Baseball junior looking to continue stellar career
Like many fans of the sport, junior infielder Jared Triolo began his baseball career as a little kid walking up to the plate to meet the little white ball on a tee. Patiently, the ball just sat there, waiting for that child to swing his bat for the very first time.
But that first crack of the bat was different for Triolo, as it was a spark that ignited the fire leading him to the collegiate level.
Since then, Triolo has lived, breathed and dreamed baseball and sees himself playing in the big leagues one day.
But for now, the hitter prepares for his third season with the University, and his childhood fantasy of playing professional baseball is closer to reality than ever before.
“Just from watching it I wanted to be up there and play in the big leagues,” Triolo said. “I want to be one of the best.”
Triolo is seeing immense success in college as one of UH’s best hitters, and he has performed at a high level since before he arrived in Houston.
Born in Nashua, New Hampshire and raised in Austin, Triolo made his way through high school as one of the best players in the area.
Triolo led Lake Travis High School to four district championship titles and the best season in school history in 2015 when the team finished 34–4.
After earning the team’s MVP award and being named an Austin Area and Texas High School All-Star, it was clear the Lake Travis standout was going to go to college for his talents.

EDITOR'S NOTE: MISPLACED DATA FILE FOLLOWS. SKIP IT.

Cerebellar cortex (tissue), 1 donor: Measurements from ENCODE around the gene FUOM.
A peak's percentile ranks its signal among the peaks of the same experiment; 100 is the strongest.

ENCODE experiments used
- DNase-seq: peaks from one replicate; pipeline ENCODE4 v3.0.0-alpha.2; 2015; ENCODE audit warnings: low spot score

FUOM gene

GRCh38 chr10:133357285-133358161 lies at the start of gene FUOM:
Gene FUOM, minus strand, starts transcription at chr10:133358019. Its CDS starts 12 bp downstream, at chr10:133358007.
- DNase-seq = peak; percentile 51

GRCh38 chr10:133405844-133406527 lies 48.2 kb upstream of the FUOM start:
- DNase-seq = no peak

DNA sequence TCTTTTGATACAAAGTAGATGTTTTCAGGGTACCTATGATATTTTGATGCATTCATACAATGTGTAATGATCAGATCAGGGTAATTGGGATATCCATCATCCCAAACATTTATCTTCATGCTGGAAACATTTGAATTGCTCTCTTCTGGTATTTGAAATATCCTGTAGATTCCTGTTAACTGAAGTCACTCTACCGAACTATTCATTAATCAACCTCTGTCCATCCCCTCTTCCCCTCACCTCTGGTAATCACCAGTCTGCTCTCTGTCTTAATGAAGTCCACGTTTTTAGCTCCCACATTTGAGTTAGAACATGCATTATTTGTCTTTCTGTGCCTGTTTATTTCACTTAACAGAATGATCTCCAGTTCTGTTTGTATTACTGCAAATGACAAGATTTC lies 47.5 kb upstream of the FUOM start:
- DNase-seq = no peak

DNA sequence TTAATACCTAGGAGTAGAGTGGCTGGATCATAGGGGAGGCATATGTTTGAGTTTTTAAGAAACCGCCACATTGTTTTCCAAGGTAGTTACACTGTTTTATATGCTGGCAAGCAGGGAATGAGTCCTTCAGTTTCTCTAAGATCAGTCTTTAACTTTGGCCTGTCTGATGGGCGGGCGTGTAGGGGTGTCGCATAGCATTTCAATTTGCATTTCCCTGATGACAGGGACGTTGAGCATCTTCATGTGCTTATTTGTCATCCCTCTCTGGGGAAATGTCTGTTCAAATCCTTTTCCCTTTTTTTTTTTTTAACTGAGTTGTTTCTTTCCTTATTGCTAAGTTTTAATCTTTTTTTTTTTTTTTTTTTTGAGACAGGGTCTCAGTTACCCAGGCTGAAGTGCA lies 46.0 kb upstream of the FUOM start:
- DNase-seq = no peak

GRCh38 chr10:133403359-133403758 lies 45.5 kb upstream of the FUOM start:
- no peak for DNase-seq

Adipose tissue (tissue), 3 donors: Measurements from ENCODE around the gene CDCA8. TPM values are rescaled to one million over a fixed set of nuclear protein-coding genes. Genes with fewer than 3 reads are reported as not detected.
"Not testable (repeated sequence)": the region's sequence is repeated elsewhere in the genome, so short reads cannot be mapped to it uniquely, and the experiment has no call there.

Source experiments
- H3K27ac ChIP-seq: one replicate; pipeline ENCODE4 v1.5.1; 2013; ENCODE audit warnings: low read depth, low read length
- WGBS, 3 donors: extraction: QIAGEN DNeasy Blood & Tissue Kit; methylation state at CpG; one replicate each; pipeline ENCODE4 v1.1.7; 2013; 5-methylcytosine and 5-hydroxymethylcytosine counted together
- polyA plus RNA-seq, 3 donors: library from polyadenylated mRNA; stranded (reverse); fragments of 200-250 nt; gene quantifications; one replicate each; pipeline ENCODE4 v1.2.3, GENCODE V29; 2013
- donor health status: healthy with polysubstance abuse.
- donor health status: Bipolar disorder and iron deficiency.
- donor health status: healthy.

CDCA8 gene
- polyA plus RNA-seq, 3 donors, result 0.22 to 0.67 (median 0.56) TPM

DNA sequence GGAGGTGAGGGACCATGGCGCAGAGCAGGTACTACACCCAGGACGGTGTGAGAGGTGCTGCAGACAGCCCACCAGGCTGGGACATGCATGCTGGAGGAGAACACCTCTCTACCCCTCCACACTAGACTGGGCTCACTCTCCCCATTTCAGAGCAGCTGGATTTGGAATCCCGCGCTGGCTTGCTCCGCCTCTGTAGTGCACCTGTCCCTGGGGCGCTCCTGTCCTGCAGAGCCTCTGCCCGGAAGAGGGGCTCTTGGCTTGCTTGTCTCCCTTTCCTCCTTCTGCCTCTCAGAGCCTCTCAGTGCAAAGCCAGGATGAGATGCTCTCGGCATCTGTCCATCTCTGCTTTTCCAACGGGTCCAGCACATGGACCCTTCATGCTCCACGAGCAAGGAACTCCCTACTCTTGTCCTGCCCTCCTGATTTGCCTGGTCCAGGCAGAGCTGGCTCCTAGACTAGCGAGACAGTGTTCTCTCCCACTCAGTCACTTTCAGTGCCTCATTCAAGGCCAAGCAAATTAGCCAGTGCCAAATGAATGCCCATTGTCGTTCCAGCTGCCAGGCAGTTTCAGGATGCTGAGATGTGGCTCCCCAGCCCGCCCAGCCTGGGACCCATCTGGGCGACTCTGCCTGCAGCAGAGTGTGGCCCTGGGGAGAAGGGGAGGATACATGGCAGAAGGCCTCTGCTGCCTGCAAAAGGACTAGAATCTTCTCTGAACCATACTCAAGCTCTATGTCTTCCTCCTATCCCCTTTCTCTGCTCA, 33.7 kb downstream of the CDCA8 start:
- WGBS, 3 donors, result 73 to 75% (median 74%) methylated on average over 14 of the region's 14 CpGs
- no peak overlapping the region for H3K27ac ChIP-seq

A summer tournament at UH during his junior year of high school and a visit to the team’s facilities and personnel was all it took to get him on board in Houston.
In 2017, Triolo took to the diamond as a Cougar for the first time, and since then he has been firing on all cylinders.
Right off the bat, Triolo made a name for himself and started in 60 games as a true freshman and appeared in all 63, the only true freshman that season to do so.
The departure of 2017’s top hitter Jake Scheiner left a breach in the Cougars’ offense that Triolo was quick to plug.
His 2017 batting average of .271 soared to .344 last season while his production at the plate increased from 59 hits to 85, a jump of 44 percent.
In his first two seasons, Triolo averaged .310 in the batter’s box while accumulating 144 hits, all while earning American Athletic Conference All-Academic honors in the classroom.
Triolo became and remains a leader on the team, a feat that head coach Todd Whitting commends him for.
“I’m really proud of (Triolo) and his development in our program over the past three years,” Whitting said. “Physically, he’s gotten a lot stronger, but probably the biggest improvement he has made is as a leader on our ball club.”
On top of his individual success, which included being ranked No. 69 in Perfect Game’s Top 100 College Juniors, he has helped lift Houston to two regular-season AAC titles, an AAC tournament championship and appearances in two NCAA Regionals.
But when asked what the greatest achievement in the sport that he has dedicated almost all of his life to is?
One would expect the answer to be the numbers, the awards or the championships, but his answer is far from that.
“All of the relationships I have built,” Triolo said. “The life skills I have acquired from working with coaches.”
Triolo credited his success in sports to two of the most important people in his life: Tom and Lesa, his parents.
“Both of them really instilled a hardworking, humble attitude in me when I was young,” Triolo said. “It showed me how to go about life and to be a man.”
If Triolo can continue to improve and help the team, the Cougars could get over the hump and make it to the College World Series for the first time since 1967.